A new plastic recycling technology

Thread Starter

cmartinez

Joined Jan 17, 2007
6,888
This looks very promising:


The enzyme, originally discovered in a compost heap of leaves, reduced the bottles to chemical building blocks that were then used to make high-quality new bottles. Existing recycling technologies usually produce plastic only good enough for clothing and carpets.
@jpanhalt , I'm sure you'll find this article interesting.

For me, the holy grail of plastic recycling will be when an economically sensible method for recycling PVC is finally found.
 

Thread Starter

cmartinez

Joined Jan 17, 2007
6,888

wayneh

Joined Sep 9, 2010
16,384
Maybe ... but this at least gives it the benefit of the doubt, from my part:
These things come along every few years, kinda like new fusion ideas. This one may be different.

A couple things catch my eye: 1) They've secured production capacity with Novozymes. I competed against Novo for most of my career and they're Tier 1 in the industry. They are smart enough to not suffer fools or get wrapped up in a boondoggle. That means to me that smart people doing jobs like I used to do have looked this over and given the nod. Now they could be agreeing to a pure contract-manufacturing deal where they get paid the same one way or the other. In my experience that's unlikely. 2) Not only did they publish, they published in Nature - a highly respected journal - but the abstract talks about productivity per unit of enzyme protein, and other meaningful parameters. Not the usual pie-in-the-sky nonsense.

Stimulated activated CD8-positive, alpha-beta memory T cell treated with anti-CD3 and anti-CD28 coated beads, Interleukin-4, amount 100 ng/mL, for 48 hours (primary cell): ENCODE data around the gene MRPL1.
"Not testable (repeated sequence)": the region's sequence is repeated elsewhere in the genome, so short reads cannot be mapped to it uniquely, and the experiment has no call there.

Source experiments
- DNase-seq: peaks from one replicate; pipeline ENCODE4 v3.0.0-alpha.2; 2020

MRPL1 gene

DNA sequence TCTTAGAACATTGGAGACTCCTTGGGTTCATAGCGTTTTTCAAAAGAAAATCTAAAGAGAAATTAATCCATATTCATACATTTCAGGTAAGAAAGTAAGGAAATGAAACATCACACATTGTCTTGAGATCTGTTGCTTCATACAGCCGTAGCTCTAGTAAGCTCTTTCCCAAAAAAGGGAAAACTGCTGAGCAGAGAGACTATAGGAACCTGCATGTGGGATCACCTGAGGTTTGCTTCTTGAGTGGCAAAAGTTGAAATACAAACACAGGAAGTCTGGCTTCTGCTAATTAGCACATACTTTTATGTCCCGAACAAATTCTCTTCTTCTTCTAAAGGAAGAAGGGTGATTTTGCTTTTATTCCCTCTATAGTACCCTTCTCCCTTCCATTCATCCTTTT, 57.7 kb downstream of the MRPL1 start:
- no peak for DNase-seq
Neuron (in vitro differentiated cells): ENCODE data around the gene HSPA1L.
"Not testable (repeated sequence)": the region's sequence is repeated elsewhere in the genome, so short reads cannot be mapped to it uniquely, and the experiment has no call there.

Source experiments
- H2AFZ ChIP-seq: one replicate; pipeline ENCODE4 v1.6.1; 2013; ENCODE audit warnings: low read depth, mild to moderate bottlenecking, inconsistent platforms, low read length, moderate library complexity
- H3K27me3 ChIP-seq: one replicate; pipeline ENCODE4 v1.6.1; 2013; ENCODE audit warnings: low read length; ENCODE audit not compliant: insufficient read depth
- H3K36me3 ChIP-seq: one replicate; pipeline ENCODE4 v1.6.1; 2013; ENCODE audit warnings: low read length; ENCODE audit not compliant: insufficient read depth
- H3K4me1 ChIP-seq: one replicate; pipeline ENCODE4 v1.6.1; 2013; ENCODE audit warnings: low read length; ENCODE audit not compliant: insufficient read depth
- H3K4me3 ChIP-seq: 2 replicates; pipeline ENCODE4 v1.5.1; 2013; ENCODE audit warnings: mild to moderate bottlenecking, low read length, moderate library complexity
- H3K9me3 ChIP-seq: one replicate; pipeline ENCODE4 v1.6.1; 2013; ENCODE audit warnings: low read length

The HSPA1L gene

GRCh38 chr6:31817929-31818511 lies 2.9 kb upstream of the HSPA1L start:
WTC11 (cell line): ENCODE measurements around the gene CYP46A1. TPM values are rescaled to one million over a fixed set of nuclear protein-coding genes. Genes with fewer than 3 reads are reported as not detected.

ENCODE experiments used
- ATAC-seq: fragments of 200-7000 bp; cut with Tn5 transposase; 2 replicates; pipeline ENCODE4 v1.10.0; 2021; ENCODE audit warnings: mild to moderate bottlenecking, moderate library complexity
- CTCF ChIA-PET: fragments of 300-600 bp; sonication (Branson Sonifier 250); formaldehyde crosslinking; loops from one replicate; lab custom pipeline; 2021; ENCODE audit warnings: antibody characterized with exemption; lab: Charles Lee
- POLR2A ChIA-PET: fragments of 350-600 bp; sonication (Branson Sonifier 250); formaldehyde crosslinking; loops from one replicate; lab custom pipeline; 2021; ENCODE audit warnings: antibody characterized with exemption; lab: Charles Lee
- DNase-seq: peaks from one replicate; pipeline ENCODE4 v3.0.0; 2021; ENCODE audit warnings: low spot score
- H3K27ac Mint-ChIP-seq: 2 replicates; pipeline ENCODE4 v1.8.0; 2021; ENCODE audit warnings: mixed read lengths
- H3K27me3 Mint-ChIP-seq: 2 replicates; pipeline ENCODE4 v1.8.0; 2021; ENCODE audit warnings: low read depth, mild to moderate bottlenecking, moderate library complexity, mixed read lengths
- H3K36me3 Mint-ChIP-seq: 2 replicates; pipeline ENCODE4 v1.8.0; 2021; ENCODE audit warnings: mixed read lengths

It will still be a challenge to commercialize but they may be on the right track.
 

jpanhalt

Joined Jan 18, 2008
9,090
I was convinced early on that microbes, and particularly bacteria could live off almost anything. I was surprised at the time to learn that antibiotics were added jet to fuel to prevent growth of such organisms, including Pseudomonas and Bacillus. Both are usually associated with plants, water, and soil. This link may give you an idea about how long ago that was: https://www.ncbi.nlm.nih.gov/pmc/articles/PMC546914/ :(

In my mind, it is just dedication, searching in the right places (PCR based on Thermophilus aquaticus), and laboratory manipulations.

I was not aware of such recent progress. Thanks for sharing it.
 

wayneh

Joined Sep 9, 2010
16,384
In my mind, it is just dedication, searching in the right places...
It was true throughout my career in biotech that the real source of novelty and diversity was nature. Whatever you need, you can find in nature if you can screen for it. That isn't always easy, though! A few improvements are made by man and that increases as our knowledge grows. But we still look to nature to teach us.
 

jpanhalt

Joined Jan 18, 2008
9,090
It was true throughout my career in biotech that the real source of novelty and diversity was nature. Whatever you need, you can find in nature if you can screen for it. That isn't always easy, though! A few improvements are made by man and that increases as our knowledge grows. But we still look to nature to teach us.
Yep. The first cephalosporin antibiotic was discovered to be made by a fungus isolated from sewage in Italy. That led to one of the most important groups of antibiotics because of their broad activity against gram negative bacteria that the chemically related penicillins lack. Of course, that was the environment from which the organism came and had adapted to.
 

Alec_t

Joined Sep 17, 2013
11,144
Let's hope the enzyme doesn't escape into the general environment like the coronavirus and start gobbling up every plastic item on the planet .... or we're doomed, we're doomed ! :D
 
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